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The Angostura Address 200 Years Later: A Critical Reading

Published in Iberoamericana
Volume: 47
Issue: 1
Pages: 74 - 82

After the collapse of the second Venezuelan Republic project and various other military failures elsewhere, Simon Bolivar managed to seize the region of Guayana in 1817, and set in Angostura as his base for guerilla operations against the Spanish. Despite the fact that he did not control the whole of Venezuela, he assembled a Congress in Angostura and delivered there his inaugural speech on February 15th, 1819. This speech, now known as the Angostura Address, is a prime document in the Bolivarian canon. Unfortunately, the Bolivar-hero cult rampant in Venezuela and Colombia (and to a lesser extent in Ecuador, Peru and Bolivia), has promoted an extremely uncritical reading of this very important document. In occasion of its 200th Anniversary, this article offers a critical -yet ultimately sympathetic- reading of the Angostura Address. In this speech, Bolivar laid out his Enlightenment vision of freedom, yet he also displayed an authoritarian tendency.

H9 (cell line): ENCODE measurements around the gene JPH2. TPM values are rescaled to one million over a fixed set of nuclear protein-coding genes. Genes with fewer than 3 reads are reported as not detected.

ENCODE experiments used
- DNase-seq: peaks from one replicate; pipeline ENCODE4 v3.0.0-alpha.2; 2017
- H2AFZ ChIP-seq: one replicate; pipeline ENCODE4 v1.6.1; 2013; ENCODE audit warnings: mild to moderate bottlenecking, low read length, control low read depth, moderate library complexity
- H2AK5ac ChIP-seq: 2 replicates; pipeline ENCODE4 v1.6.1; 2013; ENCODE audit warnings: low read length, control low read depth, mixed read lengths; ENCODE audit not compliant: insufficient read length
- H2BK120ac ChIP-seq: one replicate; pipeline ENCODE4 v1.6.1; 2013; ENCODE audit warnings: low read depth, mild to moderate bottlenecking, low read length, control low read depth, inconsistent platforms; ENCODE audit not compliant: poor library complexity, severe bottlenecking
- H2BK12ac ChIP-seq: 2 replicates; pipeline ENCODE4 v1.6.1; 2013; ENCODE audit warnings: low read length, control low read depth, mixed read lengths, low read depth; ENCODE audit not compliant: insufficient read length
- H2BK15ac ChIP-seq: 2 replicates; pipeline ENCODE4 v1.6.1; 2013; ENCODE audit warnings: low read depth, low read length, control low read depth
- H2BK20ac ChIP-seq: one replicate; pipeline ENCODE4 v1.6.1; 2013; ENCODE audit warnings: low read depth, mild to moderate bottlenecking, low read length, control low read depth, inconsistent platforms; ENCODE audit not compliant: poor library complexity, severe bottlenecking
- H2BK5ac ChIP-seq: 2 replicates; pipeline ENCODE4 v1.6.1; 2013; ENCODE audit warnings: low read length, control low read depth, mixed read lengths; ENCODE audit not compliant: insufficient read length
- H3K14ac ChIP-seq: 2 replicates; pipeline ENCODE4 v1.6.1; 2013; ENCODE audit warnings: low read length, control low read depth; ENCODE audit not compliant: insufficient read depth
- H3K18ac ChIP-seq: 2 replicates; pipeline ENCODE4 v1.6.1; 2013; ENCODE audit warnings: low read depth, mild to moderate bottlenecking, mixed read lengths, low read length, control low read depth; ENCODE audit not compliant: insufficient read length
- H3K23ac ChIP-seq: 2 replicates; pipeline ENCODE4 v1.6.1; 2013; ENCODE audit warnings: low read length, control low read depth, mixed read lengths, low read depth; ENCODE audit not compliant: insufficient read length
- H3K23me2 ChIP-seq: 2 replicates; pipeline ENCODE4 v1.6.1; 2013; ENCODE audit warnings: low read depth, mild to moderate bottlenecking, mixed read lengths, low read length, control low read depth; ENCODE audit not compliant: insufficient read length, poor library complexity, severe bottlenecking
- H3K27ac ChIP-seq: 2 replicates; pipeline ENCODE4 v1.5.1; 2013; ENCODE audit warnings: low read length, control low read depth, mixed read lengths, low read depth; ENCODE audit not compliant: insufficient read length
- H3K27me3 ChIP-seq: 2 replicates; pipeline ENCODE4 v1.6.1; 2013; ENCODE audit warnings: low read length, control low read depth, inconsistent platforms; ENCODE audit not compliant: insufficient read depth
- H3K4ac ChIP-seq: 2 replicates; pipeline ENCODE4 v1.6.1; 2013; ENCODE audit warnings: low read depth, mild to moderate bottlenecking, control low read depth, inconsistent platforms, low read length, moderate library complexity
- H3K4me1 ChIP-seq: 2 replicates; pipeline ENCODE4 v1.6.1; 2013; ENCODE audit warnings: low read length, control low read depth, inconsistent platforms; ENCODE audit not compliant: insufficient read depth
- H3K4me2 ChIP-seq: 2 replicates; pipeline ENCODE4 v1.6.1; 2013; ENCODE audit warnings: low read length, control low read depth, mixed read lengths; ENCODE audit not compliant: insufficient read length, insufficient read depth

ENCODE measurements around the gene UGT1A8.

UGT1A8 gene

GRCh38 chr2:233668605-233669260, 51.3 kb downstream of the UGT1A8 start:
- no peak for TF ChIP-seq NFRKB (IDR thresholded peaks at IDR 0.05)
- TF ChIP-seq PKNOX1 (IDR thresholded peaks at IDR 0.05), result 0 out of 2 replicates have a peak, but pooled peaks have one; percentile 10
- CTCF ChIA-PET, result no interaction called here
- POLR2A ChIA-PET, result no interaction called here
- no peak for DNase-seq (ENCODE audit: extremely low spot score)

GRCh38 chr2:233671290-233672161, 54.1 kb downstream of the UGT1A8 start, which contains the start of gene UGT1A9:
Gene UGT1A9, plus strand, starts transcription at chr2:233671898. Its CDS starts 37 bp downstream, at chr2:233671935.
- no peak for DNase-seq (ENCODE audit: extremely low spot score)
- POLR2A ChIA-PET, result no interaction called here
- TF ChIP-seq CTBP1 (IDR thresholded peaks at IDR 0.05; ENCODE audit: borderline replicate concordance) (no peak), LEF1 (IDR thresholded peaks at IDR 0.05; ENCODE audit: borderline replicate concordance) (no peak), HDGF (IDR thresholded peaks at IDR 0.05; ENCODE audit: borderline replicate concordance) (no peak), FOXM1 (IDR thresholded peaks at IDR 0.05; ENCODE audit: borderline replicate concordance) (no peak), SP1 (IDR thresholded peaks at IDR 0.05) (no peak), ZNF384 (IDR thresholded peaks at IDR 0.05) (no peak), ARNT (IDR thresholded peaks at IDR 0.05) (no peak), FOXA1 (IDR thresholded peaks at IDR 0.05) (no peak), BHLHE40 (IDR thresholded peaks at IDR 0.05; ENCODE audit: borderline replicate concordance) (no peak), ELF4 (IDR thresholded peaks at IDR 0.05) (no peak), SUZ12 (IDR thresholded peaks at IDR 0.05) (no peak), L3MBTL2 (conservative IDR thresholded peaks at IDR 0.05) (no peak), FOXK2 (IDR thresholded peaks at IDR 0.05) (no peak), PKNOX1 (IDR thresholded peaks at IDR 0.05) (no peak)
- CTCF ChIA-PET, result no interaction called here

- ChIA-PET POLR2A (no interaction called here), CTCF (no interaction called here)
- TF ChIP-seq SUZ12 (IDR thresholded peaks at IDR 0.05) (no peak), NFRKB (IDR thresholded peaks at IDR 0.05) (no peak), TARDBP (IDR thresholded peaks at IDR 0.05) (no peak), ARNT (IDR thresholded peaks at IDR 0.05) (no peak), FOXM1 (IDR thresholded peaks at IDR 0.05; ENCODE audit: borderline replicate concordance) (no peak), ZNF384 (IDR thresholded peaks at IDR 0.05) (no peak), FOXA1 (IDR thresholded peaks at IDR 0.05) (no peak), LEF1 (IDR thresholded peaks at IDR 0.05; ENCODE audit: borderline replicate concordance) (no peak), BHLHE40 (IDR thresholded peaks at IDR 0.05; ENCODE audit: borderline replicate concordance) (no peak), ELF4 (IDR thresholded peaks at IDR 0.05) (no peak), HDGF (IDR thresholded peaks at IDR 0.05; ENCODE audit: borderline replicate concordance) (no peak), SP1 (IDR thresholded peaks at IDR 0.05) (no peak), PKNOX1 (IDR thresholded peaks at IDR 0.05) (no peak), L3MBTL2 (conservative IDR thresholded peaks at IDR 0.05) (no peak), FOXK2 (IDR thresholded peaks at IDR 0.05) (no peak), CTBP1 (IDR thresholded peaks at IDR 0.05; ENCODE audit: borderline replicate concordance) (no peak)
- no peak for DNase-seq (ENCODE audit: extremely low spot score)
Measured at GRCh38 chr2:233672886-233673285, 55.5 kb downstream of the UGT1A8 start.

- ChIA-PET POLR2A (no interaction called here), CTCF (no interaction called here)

About the journal
JournalNordic Journal of Latin American and Caribbean Studies
Open AccessNo